PFFD is one of the highest-yielding preferred ETFs at nearly 5% currently, and it’s pretty cheap, at 0.23% in annual fees. Credit quality is fine, with more than half the portfolio rated investment-grade, so it’s not going out over its own skis trying to produce an outsized yield.

CONTRARIAN PLAY: Flaherty & Crumrine Total Return Fund (FLC)
Yield: 7.3%

Of course, there’s nearly 5%, and then there’s over 7%, and Flaherty & Crumrine Total Return Fund (FLC) provides the latter. Even an ETF on the high end of the yield scale can’t top your average CEF, and it certainly doesn’t beat FLC—in more ways than one.

At Least, It Can’t Top FLC When It’s on a Roll

FLC is another hybrid portfolio. Flaherty & Crumrine is a preferred-stock specialist, and this closed-end fund mostly sticks to the firm’s strengths. Usually somewhere around 60%-75% of assets will be invested in preferreds, with the rest of assets dedicated to debt as well as “contingent capital securities.” Per F&C:

Contingent capital securities or ‘CoCos.’ have features similar to preferred and other income producing securities but also include ‘loss absorption’ or mandatory conversion provisions that make the securities more like equity.

A high 34% leverage ratio and slightly lower credit quality than your average preferred fund make FLC a bit of a bumpy ride. But the sheer income difference and advantages of active management in the space should mean continued outperformance for this CEF over the long run.

Mysterious “Stamford Secret” Dividend Plan Exposed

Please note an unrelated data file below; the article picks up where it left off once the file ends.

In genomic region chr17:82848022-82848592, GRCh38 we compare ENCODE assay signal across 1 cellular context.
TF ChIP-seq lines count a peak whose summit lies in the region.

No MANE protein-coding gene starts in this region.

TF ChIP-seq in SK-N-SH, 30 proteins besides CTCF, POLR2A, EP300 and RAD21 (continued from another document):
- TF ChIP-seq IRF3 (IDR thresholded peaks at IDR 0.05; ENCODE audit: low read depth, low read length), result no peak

These three funds are sterling examples of how CEFs can generate so much more in profits than their more popular ETF cousins.

And that’s remarkable, given that they’re really just a “B” squad.

But right now, I’m far more excited about an A-plus-plus investment—a fund that we don’t often get an opportunity to buy at a discount, but that’s currently ripe for the picking.

If you’re looking for the perfect time to upgrade your retirement plan with an investment that could generate more than $32,000 annually on a mere $500,000 nest egg…well, stop waiting.

That time is now.

Recently, a 6.5%-yielding fund that I keep constant tabs on finally landed in our “Buy” zone, flashing a bright green light at investors.

This fund has a killer edge its competition can only dream of:

Its managers, an unsung duo from sleepy Stamford, Connecticut, get first crack whenever a new stock comes on the market!

You’ve always wondered what it would be like to buy Microsoft before its IPO. Or IBM. Or even Apple. Well, these guys can actually do it—in a fund that you can buy!

No wonder this low-key duo ALWAYS beat their benchmark. An “automated” ETF simply can’t keep up with these “ultimate insiders.”

Powered by this hidden advantage, their fund throws off a massive 6.5% dividend that dwarfs the payout on common stocks:

Huge “Stamford Secret” Dividend Reigns Supreme

This terrific fund is a “must own” for anyone looking for inflation-proof income, whether you’re in retirement or still building your nest egg.